Southern Scribe
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 Essays Review   

 

The Peanut Farmer Stories
by David Clark
Out of the Sky, 2002
$15.00 (83pp)
ISBN: 0-9718868-0-6
 
 

The Peanut Farmer Stories is a collection of the essays that were published in the Peanut Farmer Magazine between 1998-2001.  His parables of farm and small town life give a good-natured view of the world through home-spun wisdom.

Most of the twenty-three essays are a tribute to his parents as David Clark remembers his childhood in rural Bibb County, Georgia on the edge of Macon.  There is the gentle spirit and love of nature that comes out in “On Picking Up Turtles,” where his father stops the vehicle to pick up a turtle in the road and place it in the grass on the other side with a “there you go, baby.”  As an adult child, David Clark deals with his memories and his aging parents in “Mama’s Rain” and “The Oldest Language.”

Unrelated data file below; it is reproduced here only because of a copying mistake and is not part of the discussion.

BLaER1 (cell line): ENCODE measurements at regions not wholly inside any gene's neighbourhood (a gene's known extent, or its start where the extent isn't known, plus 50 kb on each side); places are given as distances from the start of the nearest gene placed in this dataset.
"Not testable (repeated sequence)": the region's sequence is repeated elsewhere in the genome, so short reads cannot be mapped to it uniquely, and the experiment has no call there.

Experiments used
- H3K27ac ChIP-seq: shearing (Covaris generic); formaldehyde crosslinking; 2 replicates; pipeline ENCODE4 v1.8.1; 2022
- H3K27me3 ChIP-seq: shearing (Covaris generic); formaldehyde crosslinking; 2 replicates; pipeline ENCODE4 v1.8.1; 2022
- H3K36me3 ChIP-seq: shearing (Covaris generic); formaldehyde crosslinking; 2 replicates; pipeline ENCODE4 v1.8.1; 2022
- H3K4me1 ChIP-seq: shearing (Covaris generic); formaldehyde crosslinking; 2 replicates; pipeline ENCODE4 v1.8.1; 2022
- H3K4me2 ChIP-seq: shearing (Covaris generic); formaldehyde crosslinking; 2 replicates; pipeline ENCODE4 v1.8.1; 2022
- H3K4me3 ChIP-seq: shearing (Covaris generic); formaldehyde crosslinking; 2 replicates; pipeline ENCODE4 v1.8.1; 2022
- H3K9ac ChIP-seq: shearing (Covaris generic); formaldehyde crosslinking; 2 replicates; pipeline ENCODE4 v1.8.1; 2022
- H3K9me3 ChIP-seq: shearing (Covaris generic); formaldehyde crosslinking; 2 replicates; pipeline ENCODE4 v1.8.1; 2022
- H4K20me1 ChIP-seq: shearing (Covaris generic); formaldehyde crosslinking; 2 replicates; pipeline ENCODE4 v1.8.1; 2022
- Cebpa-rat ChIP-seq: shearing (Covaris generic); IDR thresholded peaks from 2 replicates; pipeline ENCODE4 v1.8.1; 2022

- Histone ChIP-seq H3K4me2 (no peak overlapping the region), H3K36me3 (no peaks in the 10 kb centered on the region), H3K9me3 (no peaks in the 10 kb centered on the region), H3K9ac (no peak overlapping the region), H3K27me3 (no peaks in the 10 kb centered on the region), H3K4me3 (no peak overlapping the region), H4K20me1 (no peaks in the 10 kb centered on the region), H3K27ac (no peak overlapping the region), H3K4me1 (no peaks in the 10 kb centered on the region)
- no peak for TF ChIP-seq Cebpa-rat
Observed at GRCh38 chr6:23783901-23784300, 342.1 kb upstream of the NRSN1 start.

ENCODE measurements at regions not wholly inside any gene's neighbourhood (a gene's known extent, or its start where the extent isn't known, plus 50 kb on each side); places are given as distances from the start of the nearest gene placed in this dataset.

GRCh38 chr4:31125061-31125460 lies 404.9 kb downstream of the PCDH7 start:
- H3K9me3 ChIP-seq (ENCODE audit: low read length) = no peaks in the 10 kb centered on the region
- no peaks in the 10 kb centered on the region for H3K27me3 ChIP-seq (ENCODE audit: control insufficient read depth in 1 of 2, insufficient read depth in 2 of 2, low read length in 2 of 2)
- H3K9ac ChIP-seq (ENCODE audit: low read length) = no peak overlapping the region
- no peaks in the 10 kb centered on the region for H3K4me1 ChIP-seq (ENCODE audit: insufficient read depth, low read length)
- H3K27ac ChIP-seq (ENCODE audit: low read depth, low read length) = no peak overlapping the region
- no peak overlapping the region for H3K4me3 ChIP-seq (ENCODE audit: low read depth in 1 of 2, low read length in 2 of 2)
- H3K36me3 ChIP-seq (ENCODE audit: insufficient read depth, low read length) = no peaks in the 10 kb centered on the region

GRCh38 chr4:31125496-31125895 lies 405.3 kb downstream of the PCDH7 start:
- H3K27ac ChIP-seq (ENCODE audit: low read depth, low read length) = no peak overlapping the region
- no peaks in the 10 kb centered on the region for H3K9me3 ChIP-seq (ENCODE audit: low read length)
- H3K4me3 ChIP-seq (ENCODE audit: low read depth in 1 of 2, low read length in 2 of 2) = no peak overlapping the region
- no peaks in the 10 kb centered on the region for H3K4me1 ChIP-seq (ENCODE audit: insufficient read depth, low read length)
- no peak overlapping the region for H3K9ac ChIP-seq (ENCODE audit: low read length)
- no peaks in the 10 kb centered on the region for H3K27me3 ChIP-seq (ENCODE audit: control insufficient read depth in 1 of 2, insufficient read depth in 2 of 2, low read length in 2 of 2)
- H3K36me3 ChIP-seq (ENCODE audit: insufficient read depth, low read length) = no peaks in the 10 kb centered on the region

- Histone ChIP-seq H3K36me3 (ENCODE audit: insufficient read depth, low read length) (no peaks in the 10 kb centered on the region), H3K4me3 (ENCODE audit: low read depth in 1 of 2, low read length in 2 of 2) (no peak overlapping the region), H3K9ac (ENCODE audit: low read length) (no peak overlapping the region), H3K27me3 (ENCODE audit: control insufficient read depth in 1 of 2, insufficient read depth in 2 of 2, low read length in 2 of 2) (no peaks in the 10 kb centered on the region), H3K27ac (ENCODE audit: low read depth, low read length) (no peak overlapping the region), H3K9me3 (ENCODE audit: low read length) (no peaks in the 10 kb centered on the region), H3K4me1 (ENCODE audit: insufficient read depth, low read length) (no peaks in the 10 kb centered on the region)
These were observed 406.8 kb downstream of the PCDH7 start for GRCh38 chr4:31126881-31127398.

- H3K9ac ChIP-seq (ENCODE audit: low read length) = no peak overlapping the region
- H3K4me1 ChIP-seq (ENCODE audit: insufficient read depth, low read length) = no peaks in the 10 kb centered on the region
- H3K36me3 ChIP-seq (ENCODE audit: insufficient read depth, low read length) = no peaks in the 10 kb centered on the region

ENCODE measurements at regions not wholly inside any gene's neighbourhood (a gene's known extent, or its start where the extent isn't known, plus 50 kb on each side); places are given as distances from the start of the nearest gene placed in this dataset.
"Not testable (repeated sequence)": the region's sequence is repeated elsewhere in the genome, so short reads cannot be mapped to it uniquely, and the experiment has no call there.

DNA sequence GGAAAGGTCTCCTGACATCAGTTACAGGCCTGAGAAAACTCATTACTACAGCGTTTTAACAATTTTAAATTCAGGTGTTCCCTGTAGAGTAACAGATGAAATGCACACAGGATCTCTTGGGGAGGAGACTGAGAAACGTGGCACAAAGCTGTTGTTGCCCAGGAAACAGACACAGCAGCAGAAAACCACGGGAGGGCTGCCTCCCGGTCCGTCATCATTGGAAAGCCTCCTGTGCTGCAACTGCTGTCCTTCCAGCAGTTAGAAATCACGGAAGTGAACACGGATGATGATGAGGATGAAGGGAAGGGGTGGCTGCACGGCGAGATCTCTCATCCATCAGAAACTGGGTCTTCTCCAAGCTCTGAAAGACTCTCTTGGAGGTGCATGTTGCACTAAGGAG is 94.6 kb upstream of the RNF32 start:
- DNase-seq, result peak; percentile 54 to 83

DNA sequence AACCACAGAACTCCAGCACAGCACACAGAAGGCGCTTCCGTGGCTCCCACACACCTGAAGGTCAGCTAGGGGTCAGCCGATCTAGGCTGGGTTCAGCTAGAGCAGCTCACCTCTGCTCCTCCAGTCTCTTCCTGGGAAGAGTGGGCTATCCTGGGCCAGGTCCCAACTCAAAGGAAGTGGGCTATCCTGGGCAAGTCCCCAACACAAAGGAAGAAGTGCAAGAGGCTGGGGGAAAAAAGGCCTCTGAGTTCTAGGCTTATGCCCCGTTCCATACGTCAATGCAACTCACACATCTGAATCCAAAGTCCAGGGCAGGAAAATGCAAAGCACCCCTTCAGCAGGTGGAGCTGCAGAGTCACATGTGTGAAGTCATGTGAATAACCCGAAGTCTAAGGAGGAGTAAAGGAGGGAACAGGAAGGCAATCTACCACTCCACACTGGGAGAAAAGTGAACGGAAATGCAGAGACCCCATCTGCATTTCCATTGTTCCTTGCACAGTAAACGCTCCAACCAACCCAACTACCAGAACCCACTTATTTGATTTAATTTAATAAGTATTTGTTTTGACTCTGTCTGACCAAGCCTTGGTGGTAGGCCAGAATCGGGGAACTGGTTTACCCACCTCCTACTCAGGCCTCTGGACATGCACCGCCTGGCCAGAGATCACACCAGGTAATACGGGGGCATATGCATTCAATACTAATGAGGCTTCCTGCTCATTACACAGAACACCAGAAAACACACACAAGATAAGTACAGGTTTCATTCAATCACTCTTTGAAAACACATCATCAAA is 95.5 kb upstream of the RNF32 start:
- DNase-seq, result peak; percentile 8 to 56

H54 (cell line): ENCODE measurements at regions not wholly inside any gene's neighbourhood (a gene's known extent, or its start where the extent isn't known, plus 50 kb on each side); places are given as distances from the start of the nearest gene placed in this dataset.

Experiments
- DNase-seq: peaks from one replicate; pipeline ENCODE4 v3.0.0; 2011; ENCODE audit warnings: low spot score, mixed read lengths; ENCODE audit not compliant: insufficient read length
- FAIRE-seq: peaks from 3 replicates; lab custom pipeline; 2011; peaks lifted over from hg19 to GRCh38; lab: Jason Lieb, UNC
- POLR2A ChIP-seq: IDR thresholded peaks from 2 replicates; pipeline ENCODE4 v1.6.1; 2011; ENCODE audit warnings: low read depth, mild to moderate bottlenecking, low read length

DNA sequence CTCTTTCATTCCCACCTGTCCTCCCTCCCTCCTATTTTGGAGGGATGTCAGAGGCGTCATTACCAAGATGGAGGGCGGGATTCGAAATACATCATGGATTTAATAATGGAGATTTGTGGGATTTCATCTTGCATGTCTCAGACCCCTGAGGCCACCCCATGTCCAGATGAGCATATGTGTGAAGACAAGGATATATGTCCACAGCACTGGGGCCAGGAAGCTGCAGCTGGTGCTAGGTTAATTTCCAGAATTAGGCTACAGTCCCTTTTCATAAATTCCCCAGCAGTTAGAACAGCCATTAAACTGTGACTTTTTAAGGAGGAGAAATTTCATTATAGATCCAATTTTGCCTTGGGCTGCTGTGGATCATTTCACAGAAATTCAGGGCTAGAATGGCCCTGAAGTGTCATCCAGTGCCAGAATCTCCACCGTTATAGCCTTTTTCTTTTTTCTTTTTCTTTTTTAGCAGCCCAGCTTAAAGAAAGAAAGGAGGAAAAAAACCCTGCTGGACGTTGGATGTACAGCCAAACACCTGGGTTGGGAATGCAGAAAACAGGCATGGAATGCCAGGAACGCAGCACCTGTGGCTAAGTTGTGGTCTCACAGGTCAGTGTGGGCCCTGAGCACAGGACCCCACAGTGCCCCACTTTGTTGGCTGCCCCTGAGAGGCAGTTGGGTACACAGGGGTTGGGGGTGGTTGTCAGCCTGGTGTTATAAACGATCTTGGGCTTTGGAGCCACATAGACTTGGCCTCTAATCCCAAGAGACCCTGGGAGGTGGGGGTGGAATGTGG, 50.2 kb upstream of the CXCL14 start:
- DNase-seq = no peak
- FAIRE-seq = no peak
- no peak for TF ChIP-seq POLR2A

Then David Clark celebrates… dirt.  There is the childhood mission to dig to China in “What Holds the Whole World Together.”  The joy of playing in the dirt and its spiritual connection comes out in “It’s Good to Get Dirty.”  The reverence of “dirt” leads to the power of gardening in “The True Power of a Seed.” 

David Clark lives  in an old rural Georgia farmhouse on a dirt road running through cotton and peanut fields.  He’s been accused of romanticizing farmers by those unfamiliar with career farmers.  But like literary farmers of the past, he puts the changes of the seasons, the power within a seed, and the strong belief of God and Country into his words and music.  Is that a rose-colored glasses view of farmers?  No.  It’s recognizing their wisdom through a love of nature and respecting the work of common men. 

 

Joyce Dixon
Southern Scribe Reviews

 

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